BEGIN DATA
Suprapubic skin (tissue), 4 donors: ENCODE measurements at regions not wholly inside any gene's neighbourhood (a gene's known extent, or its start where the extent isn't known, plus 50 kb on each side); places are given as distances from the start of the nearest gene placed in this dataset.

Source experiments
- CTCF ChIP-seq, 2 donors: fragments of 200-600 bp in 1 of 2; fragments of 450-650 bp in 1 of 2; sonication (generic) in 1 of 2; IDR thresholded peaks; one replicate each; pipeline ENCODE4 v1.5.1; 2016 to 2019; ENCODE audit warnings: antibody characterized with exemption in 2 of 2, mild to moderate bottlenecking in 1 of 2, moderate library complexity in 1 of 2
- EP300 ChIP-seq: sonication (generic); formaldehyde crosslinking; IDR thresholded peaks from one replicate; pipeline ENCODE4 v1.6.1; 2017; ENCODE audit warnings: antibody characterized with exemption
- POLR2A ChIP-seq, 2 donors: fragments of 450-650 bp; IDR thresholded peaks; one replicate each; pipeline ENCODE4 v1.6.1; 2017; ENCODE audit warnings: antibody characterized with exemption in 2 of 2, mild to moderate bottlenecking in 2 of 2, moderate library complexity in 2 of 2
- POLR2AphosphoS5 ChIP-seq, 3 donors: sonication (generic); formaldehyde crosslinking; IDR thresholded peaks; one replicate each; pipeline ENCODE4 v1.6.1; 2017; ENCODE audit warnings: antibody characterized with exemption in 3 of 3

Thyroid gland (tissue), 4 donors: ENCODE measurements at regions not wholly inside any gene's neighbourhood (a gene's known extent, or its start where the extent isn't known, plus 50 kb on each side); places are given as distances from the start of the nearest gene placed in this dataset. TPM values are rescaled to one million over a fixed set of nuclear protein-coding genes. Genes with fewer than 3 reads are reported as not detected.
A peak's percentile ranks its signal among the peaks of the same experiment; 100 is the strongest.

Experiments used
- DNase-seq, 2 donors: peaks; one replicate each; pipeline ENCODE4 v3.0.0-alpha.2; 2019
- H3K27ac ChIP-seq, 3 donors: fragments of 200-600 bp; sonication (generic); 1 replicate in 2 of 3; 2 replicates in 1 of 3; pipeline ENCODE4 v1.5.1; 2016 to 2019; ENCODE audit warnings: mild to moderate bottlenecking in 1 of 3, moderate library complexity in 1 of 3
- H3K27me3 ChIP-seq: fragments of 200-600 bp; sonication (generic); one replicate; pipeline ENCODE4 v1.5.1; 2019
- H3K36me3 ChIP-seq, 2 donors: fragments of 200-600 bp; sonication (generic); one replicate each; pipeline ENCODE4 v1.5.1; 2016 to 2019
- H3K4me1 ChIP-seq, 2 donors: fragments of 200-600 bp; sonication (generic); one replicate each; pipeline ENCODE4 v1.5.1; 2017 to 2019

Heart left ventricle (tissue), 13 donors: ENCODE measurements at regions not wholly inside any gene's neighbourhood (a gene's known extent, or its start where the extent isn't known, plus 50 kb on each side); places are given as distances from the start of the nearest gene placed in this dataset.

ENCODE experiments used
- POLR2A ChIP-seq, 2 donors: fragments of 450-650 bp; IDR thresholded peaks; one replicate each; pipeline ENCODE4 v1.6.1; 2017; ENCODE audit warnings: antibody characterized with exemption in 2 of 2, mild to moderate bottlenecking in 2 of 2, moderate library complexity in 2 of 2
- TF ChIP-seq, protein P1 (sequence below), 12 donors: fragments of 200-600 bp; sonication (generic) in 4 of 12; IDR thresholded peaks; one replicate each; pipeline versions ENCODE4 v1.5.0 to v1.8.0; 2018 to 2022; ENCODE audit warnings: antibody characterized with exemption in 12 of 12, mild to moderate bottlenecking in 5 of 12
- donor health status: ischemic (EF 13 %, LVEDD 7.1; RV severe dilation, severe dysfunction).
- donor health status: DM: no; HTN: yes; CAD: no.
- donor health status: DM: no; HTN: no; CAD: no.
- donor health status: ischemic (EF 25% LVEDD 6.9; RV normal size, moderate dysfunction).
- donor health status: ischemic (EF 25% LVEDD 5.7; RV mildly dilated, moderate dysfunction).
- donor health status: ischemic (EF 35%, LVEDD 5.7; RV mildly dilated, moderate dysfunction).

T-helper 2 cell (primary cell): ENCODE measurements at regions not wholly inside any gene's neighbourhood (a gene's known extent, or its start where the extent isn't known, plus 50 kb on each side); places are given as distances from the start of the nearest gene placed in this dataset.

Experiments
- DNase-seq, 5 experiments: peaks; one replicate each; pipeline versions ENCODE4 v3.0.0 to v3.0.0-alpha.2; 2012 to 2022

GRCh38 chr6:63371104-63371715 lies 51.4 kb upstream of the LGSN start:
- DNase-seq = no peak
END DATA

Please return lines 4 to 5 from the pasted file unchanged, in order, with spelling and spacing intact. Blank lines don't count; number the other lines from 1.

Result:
- EP300 ChIP-seq: sonication (generic); formaldehyde crosslinking; IDR thresholded peaks from one replicate; pipeline ENCODE4 v1.6.1; 2017; ENCODE audit warnings: antibody characterized with exemption
- POLR2A ChIP-seq, 2 donors: fragments of 450-650 bp; IDR thresholded peaks; one replicate each; pipeline ENCODE4 v1.6.1; 2017; ENCODE audit warnings: antibody characterized with exemption in 2 of 2, mild to moderate bottlenecking in 2 of 2, moderate library complexity in 2 of 2